# Definition and origin of “cross entropy”

Without citing sources, Wikipedia defines the cross-entropy of discrete distributions $P$ and $Q$ to be

\begin{align}
\mathrm{H}^{\times}(P; Q)
&= -\sum_x p(x)\, \log q(x).
\end{align}

Who was first to start using this quantity? And who invented this term? I looked in:

J. E. Shore and R. W. Johnson, “Axiomatic derivation of the principle of maximum entropy and the principle of minimum cross-entropy,” Information Theory, IEEE Transactions on, vol. 26, no. 1, pp. 26-37, Jan. 1980.

I followed their introduction to

A. Wehrl, “General properties of entropy,” Reviews of Modern Physics, vol. 50, no. 2, pp. 221-260, Apr. 1978.

who never uses the term.

Neither does

S. Kullback and R. Leibler, “On information and sufficiency,” The Annals of Mathematical Statistics, vol. 22, no. 1, pp. 79-86, 1951.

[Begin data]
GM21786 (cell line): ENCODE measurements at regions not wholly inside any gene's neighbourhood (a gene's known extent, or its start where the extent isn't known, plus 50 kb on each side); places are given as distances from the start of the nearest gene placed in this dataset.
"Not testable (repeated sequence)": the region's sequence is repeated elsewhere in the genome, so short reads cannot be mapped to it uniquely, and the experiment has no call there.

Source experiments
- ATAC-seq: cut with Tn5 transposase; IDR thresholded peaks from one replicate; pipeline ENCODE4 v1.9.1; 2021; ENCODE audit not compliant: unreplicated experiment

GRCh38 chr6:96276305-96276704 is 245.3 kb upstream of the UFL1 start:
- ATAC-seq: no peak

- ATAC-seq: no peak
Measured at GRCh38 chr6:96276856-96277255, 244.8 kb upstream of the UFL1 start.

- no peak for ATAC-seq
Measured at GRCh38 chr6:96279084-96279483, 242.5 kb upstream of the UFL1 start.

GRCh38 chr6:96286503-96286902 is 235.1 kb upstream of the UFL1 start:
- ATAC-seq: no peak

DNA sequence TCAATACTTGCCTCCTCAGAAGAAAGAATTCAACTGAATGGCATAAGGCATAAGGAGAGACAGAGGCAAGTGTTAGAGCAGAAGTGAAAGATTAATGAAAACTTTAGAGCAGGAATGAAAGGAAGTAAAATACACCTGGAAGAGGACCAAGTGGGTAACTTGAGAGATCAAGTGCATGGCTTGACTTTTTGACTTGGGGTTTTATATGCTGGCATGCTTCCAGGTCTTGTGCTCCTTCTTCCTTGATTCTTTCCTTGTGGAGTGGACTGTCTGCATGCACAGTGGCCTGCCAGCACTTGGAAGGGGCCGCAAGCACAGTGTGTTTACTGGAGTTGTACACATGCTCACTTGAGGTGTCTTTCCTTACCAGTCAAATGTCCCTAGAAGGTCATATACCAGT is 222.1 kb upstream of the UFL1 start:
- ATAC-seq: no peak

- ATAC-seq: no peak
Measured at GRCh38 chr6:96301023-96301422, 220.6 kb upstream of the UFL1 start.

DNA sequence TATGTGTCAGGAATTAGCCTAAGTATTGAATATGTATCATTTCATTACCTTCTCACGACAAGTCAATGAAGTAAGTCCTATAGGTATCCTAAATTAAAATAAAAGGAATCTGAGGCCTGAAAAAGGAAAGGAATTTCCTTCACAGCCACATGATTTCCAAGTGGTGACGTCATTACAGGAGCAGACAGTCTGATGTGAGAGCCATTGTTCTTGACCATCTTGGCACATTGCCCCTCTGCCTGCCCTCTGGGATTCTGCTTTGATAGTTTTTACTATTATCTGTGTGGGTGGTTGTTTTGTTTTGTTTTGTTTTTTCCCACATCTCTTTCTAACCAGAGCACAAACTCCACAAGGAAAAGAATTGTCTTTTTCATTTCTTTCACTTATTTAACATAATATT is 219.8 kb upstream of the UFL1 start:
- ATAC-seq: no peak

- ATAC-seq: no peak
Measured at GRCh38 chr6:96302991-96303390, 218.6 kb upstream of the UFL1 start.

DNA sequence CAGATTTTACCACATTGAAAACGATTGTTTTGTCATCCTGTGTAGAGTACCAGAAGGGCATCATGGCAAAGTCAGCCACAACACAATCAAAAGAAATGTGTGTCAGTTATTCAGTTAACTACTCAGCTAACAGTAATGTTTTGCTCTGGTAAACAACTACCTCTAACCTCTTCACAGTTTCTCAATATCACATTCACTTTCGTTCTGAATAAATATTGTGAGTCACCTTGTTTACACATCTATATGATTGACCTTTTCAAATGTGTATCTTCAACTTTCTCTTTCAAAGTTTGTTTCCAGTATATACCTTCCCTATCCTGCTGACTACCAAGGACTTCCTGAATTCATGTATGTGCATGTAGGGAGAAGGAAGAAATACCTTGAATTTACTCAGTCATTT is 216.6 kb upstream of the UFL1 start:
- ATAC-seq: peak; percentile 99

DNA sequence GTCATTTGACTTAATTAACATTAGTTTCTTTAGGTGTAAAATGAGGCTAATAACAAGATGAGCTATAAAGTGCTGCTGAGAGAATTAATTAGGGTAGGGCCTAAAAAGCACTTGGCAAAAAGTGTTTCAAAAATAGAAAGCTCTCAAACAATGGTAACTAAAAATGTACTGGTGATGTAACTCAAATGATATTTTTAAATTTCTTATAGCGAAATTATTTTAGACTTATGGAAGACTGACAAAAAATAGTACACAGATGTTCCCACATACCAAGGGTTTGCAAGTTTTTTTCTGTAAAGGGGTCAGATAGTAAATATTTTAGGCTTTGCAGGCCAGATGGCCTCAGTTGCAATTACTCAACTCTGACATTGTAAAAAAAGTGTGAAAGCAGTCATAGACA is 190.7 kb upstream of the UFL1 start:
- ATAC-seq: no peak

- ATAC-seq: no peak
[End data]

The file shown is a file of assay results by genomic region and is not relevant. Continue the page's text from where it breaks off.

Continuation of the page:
I looked in

T. M. Cover and J. A. Thomas, Elements of Information Theory (Wiley Series in Telecommunications and Signal Processing). Wiley-Interscience, 2006.

and

I. Good, “Maximum Entropy for Hypothesis Formulation, Especially for Multidimensional Contingency Tables,” The Annals of Mathematical Statistics, vol. 34, no. 3, pp. 911-934, 1963.

but both papers define cross-entropy to be synonymous with KL-divergence.

The original paper

C. E. Shannon, “A Mathematical Theory of Communication,” Bell system technical journal, vol. 27, 1948.

Doesn’t mention cross entropy (and has a strange definition of “relative entropy”: “The ratio of the entropy of a source to the maximum value it could have while still restricted to the same symbols”).

Finally, I looked in some old books and papers by Tribus.

Does anyone know what the equation above is called, and who invented it or has a nice presentation of it?

It seems to be closely related to the concept of Kullback–Leibler divergence (see Kullback and Leibler, 1951). In their article Kullback and Leibler discuss the mean information for discriminating between two hypotheses (defined as $I_{1:2}(E)$ in eqs. $2.2-2.4$) and cite pp. 18-19 of Shannon and Weaver’s The Mathematical Theory of Communication (1949) and p. 76 of Wiener’s Cybernetics (1948).